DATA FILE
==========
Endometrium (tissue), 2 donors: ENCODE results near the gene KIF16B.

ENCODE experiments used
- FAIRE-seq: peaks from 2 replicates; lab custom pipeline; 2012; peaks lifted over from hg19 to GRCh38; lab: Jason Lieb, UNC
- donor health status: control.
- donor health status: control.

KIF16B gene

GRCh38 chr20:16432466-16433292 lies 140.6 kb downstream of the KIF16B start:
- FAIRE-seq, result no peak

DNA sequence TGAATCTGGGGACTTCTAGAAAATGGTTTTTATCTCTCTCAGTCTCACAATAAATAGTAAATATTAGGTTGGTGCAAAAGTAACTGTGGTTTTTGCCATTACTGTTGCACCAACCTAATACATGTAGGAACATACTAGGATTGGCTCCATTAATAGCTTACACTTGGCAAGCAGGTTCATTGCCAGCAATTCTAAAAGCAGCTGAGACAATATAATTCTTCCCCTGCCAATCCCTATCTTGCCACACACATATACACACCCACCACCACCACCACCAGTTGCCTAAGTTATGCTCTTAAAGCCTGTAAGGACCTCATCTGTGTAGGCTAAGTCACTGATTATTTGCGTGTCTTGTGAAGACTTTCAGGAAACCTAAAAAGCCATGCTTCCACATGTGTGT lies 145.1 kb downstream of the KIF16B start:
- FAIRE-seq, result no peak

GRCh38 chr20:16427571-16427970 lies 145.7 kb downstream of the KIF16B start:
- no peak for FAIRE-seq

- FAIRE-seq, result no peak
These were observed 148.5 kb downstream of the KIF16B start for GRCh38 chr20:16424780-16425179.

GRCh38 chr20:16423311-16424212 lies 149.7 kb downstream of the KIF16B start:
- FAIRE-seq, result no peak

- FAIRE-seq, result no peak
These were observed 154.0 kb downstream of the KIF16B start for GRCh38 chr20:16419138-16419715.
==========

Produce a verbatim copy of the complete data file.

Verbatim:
Endometrium (tissue), 2 donors: ENCODE results near the gene KIF16B.

ENCODE experiments used
- FAIRE-seq: peaks from 2 replicates; lab custom pipeline; 2012; peaks lifted over from hg19 to GRCh38; lab: Jason Lieb, UNC
- donor health status: control.
- donor health status: control.

KIF16B gene

GRCh38 chr20:16432466-16433292 lies 140.6 kb downstream of the KIF16B start:
- FAIRE-seq, result no peak

DNA sequence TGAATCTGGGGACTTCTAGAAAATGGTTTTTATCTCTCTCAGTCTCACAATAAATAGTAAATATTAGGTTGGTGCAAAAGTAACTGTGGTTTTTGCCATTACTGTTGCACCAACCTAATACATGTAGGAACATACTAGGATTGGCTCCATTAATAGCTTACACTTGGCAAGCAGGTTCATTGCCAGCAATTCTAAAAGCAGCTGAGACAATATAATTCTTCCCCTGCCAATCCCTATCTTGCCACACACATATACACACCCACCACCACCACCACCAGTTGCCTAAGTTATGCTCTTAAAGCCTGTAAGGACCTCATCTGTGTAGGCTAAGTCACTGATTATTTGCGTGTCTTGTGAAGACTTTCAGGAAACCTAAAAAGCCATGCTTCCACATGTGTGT lies 145.1 kb downstream of the KIF16B start:
- FAIRE-seq, result no peak

GRCh38 chr20:16427571-16427970 lies 145.7 kb downstream of the KIF16B start:
- no peak for FAIRE-seq

- FAIRE-seq, result no peak
These were observed 148.5 kb downstream of the KIF16B start for GRCh38 chr20:16424780-16425179.

GRCh38 chr20:16423311-16424212 lies 149.7 kb downstream of the KIF16B start:
- FAIRE-seq, result no peak

- FAIRE-seq, result no peak
These were observed 154.0 kb downstream of the KIF16B start for GRCh38 chr20:16419138-16419715.